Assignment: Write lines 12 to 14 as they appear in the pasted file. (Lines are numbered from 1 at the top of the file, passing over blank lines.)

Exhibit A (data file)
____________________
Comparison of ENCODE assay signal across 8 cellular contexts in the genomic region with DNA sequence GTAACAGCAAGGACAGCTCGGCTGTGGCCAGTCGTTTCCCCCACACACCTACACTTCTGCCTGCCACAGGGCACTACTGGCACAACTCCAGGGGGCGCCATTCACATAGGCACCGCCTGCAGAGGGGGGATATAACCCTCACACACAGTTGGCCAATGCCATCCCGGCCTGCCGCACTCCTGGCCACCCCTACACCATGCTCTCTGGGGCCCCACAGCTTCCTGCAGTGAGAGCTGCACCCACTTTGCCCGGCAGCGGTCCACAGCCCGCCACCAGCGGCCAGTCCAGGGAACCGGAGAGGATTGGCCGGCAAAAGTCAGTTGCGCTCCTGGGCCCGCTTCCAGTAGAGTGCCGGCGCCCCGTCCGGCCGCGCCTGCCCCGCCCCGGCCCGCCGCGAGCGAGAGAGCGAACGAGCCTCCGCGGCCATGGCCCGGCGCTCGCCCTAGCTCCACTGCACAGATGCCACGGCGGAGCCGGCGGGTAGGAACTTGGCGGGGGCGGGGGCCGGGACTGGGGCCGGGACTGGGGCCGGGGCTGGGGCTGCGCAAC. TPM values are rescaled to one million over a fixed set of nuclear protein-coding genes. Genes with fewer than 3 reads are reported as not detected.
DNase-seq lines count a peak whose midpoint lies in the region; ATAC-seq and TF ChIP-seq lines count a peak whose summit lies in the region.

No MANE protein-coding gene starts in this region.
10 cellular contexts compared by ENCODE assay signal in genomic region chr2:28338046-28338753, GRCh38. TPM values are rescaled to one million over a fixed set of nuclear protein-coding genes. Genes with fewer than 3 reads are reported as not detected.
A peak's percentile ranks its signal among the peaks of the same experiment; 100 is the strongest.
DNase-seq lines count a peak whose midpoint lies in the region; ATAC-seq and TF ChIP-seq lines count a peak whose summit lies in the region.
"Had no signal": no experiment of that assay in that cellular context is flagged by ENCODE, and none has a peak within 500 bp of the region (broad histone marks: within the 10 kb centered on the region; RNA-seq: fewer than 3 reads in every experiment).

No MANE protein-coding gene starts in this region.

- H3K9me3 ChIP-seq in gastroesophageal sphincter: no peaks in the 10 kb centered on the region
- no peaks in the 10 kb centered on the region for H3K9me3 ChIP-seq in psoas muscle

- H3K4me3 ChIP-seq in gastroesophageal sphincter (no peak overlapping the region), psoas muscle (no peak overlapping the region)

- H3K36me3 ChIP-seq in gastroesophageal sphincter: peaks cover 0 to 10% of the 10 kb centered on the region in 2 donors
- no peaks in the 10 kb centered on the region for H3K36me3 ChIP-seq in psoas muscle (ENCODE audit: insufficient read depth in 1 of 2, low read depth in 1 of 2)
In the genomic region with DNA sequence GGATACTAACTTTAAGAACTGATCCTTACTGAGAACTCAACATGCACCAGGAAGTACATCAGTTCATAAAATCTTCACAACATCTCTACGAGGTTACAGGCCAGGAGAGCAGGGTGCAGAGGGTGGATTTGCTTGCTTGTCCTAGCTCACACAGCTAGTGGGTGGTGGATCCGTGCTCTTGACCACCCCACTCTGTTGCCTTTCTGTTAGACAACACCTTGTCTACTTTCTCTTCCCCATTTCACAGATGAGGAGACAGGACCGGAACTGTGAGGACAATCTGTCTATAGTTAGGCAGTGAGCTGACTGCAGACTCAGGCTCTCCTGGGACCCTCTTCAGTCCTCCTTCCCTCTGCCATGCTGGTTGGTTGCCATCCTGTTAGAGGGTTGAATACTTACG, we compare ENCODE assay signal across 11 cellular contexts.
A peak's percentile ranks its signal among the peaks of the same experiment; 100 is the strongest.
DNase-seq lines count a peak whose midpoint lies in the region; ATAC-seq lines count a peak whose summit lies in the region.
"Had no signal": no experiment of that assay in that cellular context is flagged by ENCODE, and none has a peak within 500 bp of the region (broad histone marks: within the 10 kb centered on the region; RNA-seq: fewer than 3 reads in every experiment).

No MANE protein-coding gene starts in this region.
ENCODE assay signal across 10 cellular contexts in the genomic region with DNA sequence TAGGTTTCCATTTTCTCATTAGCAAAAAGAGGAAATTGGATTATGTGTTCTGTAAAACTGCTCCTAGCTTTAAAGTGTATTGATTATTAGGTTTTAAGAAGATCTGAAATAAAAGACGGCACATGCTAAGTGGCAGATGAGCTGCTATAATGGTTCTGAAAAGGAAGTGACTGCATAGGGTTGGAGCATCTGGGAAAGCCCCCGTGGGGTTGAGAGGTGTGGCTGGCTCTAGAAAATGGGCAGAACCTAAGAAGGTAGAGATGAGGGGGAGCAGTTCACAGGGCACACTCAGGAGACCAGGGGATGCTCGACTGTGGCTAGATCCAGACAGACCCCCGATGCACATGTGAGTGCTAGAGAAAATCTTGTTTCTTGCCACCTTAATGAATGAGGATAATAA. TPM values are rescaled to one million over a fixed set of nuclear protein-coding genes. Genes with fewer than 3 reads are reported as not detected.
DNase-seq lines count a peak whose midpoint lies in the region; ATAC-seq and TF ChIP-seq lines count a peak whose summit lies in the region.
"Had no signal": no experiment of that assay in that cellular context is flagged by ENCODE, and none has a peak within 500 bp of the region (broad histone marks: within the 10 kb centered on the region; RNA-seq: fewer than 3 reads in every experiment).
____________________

- H3K36me3 ChIP-seq in gastroesophageal sphincter: peaks cover 0 to 10% of the 10 kb centered on the region in 2 donors
- no peaks in the 10 kb centered on the region for H3K36me3 ChIP-seq in psoas muscle (ENCODE audit: insufficient read depth in 1 of 2, low read depth in 1 of 2)
In the genomic region with DNA sequence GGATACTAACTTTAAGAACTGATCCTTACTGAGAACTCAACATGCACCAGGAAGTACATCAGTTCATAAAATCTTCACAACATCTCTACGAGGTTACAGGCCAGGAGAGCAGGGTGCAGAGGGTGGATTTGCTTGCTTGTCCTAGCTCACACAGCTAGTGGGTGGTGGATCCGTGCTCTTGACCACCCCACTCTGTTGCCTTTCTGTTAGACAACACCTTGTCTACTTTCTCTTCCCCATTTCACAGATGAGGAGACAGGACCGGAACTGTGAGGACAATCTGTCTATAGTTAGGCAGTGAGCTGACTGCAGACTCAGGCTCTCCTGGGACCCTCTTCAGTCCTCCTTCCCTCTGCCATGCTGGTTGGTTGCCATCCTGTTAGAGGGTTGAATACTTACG, we compare ENCODE assay signal across 11 cellular contexts.